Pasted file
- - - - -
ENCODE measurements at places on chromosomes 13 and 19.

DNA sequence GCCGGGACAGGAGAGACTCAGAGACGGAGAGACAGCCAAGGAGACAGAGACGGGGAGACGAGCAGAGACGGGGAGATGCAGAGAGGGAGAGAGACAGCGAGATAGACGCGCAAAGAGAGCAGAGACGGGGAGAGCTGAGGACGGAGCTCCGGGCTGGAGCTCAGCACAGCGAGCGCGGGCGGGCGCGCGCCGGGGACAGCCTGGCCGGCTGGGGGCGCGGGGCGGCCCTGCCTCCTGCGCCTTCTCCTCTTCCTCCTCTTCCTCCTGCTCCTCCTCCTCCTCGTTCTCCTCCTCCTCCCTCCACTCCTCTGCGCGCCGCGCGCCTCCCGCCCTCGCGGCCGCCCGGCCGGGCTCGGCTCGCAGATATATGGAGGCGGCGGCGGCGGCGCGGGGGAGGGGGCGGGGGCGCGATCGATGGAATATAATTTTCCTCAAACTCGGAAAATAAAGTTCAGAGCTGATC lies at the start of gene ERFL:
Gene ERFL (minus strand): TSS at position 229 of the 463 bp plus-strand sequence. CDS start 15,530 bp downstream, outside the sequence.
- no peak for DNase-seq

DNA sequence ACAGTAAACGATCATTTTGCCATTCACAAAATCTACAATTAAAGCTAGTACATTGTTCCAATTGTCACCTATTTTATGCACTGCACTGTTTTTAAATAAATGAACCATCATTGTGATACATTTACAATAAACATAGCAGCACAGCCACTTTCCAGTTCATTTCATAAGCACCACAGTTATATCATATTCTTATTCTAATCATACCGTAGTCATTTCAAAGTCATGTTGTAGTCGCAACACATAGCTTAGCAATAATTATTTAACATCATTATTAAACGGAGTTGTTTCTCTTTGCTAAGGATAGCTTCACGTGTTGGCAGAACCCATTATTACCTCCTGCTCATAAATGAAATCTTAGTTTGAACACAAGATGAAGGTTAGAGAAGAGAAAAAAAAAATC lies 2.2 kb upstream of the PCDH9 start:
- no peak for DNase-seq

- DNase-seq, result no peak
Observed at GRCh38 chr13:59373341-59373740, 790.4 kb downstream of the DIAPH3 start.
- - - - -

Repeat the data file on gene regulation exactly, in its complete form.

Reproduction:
ENCODE measurements at places on chromosomes 13 and 19.

DNA sequence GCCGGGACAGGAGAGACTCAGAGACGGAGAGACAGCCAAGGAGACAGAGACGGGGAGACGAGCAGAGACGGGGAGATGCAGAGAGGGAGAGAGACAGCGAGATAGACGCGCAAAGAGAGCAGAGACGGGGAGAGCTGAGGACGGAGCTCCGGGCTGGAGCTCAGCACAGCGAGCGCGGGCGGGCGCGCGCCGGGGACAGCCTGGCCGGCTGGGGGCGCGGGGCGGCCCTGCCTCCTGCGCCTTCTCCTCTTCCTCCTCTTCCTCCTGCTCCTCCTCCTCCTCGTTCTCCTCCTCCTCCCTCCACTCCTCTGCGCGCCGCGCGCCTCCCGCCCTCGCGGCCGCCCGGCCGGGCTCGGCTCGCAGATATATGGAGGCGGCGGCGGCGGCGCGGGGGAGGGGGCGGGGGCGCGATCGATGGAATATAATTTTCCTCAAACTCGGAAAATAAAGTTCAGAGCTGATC lies at the start of gene ERFL:
Gene ERFL (minus strand): TSS at position 229 of the 463 bp plus-strand sequence. CDS start 15,530 bp downstream, outside the sequence.
- no peak for DNase-seq

DNA sequence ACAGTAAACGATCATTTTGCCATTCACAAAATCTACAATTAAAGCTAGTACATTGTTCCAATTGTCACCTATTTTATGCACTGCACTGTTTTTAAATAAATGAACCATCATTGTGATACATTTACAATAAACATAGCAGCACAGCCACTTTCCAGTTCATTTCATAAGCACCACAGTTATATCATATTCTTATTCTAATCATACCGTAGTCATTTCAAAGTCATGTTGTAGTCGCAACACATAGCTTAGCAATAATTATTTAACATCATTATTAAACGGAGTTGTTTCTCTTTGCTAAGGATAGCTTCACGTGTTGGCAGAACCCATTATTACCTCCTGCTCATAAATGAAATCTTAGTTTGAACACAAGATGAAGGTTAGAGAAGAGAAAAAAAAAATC lies 2.2 kb upstream of the PCDH9 start:
- no peak for DNase-seq

- DNase-seq, result no peak
Observed at GRCh38 chr13:59373341-59373740, 790.4 kb downstream of the DIAPH3 start.